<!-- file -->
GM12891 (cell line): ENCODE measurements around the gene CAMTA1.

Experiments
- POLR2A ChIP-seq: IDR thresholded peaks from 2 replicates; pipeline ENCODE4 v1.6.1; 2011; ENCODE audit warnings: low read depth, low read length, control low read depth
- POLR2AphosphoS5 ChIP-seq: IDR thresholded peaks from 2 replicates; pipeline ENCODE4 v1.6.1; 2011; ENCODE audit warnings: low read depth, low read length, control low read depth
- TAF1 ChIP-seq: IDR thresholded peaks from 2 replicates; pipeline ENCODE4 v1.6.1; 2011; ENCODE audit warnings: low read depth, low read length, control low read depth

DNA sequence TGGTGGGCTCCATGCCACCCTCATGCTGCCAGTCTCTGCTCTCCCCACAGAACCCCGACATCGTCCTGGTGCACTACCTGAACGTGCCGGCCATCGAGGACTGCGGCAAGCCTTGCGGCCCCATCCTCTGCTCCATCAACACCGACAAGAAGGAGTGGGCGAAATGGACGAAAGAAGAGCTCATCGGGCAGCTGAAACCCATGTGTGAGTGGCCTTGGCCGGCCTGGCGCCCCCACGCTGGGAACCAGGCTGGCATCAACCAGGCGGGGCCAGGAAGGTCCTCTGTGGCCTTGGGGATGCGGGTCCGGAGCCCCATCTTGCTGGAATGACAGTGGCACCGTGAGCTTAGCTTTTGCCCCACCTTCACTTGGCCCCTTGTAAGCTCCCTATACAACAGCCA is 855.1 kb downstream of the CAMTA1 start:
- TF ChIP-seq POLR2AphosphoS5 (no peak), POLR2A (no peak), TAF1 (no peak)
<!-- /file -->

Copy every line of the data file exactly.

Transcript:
GM12891 (cell line): ENCODE measurements around the gene CAMTA1.

Experiments
- POLR2A ChIP-seq: IDR thresholded peaks from 2 replicates; pipeline ENCODE4 v1.6.1; 2011; ENCODE audit warnings: low read depth, low read length, control low read depth
- POLR2AphosphoS5 ChIP-seq: IDR thresholded peaks from 2 replicates; pipeline ENCODE4 v1.6.1; 2011; ENCODE audit warnings: low read depth, low read length, control low read depth
- TAF1 ChIP-seq: IDR thresholded peaks from 2 replicates; pipeline ENCODE4 v1.6.1; 2011; ENCODE audit warnings: low read depth, low read length, control low read depth

DNA sequence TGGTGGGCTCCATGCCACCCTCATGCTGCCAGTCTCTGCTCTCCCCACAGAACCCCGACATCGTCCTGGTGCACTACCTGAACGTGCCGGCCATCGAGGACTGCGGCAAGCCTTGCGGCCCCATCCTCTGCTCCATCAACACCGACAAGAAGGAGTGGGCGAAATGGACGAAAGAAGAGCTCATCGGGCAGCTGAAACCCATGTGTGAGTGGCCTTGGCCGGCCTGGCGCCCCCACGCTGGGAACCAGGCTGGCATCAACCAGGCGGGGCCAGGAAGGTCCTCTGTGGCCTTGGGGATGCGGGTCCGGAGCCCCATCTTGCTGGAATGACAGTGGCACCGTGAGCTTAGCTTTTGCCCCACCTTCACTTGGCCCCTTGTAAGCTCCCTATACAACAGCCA is 855.1 kb downstream of the CAMTA1 start:
- TF ChIP-seq POLR2AphosphoS5 (no peak), POLR2A (no peak), TAF1 (no peak)